Interpreting data – context is key

We’ve told you before; data is the new gold. In the new digital world we are constantly generating- or protecting data. Today's technology enables you to measure everything. From your heart rate to your sleep rhythm and from your search engine behavior to your Netflix preferences. To measure is to know! But, is it really necessary to measure everything? And is just measuring enough to know?

Why would you want to measure something?

It all starts with this question. Generating data for the sake of generating data is completely pointless. Raw data alone does not tell you much. It is therefore important to consider in advance what it is you want to find out from the data. Think carefully about what you want the data to tell you and - perhaps even more important - in what context you are going to place this data.

The value of context

Let's give you an example: suppose your heart rate monitor indicates eighty-five beats per minute. At that moment you only know that your heart beats eighty-five times within the time span of one minute. This fact alone says nothing about your health, or your fitness. You might even be shocked by it, thinking it might be way too high.


It only gets interesting when you add context to this data: are you at rest, or straining yourself? How old are you? What is your gender? This will get you a bit further, but actually you still can't draw any conclusions.
One more ingredient is needed; peer groups, comparisons. What is the heart rate of people of the same sex, the same age, who make the same effort as you? Compare your data with that and only then will you know something about your fitness; then your data becomes valuable.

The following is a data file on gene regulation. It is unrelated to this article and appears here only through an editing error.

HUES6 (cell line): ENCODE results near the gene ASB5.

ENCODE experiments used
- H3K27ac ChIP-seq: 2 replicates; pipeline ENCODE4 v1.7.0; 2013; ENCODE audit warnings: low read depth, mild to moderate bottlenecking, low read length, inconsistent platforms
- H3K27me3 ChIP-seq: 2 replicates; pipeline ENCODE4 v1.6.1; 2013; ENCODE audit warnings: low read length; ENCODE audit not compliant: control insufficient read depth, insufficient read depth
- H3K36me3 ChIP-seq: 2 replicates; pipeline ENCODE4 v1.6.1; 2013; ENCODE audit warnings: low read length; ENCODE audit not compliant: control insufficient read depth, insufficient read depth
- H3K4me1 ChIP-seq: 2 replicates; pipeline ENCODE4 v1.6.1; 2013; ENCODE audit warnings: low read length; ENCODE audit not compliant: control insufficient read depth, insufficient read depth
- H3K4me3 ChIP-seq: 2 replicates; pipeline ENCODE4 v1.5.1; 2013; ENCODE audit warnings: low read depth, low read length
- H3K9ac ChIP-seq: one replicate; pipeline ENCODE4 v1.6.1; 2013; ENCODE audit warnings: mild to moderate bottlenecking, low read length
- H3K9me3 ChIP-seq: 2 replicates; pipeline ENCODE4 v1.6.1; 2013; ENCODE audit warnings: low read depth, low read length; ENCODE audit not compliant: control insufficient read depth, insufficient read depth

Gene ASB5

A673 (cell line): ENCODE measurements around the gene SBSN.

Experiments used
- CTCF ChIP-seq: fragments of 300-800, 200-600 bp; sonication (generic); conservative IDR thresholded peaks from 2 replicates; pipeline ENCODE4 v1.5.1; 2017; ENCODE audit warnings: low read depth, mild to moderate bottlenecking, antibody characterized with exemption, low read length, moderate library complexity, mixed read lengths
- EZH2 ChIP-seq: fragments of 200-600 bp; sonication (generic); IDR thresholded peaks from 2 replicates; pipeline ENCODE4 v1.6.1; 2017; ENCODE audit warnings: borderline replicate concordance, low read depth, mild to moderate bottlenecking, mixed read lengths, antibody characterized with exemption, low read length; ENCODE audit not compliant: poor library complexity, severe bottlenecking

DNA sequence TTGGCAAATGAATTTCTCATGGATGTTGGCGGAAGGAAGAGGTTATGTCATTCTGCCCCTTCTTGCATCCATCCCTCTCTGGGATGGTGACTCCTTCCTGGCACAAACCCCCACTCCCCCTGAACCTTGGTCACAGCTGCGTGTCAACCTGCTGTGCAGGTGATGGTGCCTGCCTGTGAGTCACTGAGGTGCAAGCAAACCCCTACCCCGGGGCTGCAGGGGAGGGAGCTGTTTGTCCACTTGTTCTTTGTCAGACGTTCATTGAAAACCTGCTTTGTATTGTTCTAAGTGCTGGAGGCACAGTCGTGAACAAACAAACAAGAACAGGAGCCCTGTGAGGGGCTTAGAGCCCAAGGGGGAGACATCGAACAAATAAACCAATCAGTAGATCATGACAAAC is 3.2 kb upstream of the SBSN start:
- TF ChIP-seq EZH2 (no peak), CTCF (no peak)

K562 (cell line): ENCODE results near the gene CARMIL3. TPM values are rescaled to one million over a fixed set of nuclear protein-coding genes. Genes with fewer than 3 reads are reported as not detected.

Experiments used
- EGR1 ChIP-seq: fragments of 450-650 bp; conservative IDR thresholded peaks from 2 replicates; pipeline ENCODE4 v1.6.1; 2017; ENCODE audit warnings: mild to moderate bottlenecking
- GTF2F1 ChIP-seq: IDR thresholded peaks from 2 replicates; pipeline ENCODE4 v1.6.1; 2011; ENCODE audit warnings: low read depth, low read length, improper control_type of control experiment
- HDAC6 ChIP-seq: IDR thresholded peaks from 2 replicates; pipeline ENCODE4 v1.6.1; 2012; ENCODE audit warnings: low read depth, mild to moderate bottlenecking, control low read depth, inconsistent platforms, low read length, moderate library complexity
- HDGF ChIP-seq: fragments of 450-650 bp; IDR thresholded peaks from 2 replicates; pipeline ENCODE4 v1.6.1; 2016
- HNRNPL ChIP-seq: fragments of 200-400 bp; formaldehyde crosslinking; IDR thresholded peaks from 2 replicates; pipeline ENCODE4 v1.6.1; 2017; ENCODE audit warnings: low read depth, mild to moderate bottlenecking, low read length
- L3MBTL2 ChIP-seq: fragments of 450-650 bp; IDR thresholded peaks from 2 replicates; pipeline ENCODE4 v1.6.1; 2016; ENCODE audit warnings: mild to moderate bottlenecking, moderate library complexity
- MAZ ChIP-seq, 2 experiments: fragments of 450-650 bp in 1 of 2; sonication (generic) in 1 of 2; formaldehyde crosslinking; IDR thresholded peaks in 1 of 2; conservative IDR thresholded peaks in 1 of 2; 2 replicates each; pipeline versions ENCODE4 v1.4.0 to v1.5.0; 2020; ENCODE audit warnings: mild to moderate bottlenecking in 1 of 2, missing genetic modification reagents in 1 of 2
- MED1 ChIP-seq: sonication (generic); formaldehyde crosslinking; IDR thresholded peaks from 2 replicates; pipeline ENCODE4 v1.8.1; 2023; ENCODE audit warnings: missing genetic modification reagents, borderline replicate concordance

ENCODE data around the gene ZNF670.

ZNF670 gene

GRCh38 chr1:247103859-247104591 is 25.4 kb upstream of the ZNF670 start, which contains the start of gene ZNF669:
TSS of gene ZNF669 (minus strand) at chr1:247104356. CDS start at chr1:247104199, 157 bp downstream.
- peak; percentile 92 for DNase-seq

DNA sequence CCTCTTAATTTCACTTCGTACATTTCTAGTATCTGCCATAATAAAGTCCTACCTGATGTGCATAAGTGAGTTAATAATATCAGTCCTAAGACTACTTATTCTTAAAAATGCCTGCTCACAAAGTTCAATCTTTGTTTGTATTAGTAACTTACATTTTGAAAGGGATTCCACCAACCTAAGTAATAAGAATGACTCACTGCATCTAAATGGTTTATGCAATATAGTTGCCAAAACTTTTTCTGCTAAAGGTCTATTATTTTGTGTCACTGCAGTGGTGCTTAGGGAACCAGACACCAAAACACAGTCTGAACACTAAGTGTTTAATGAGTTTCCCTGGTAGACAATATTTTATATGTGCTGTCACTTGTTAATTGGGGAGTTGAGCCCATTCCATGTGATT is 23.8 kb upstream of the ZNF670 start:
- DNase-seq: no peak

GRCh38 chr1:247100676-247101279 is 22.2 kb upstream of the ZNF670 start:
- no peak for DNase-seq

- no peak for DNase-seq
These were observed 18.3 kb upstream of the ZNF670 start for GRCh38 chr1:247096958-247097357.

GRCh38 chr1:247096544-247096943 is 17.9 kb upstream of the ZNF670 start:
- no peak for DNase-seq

Data + context + peer group = value

 

How can you best interpret data?

In addition to context and comparison material, more is needed to interpret data correctly. First of all, it is important to check how reliable the data is; ask yourself how the data was measured, how accurate it is and whether there are chances of deviations. In the example of the heart rate monitor; is it attached in the right place on your body and have you worn it long enough to measure a reliable heart rate?

Furthermore, it is important that you select for relevance. You don't have to measure everything to draw a conclusion. Measurements sometimes give much more information than is relevant and necessary. By selecting relevant data you distinguish between main and secondary issues. This prevents noise on the line. If we want to know how quickly the doors of an elevator wear out, it is especially important to measure the number of door movements. How often the elevator moves up and down the elevator shaft is irrelevant here.

'I install an elevator sensor and I'm ready for predictive maintenance'

So while many see an elevator sensor as an interesting gadget, it doesn't quite work that way. There is more to working with predictive maintenance. It works exactly the same as the heart rate monitor.
A sensor is needed to generate data, but it is up to you what you will do with that data. By determining in advance what you want to learn from the data generated, placing it in context and comparing it with data from other elevators. This way, patterns can be identified and predictions made regarding malfunctions and maintenance. Our software helps you put the data measured by our sensor in context and compare it with other data.

Want to know more about elevator data or predictive maintenance? Please feel free to contact us!

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